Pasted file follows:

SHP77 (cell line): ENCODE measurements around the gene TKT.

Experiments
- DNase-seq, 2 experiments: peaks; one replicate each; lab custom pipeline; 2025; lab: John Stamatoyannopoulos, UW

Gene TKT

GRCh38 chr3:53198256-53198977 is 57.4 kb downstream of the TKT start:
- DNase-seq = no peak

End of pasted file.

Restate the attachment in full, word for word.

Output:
SHP77 (cell line): ENCODE measurements around the gene TKT.

Experiments
- DNase-seq, 2 experiments: peaks; one replicate each; lab custom pipeline; 2025; lab: John Stamatoyannopoulos, UW

Gene TKT

GRCh38 chr3:53198256-53198977 is 57.4 kb downstream of the TKT start:
- DNase-seq = no peak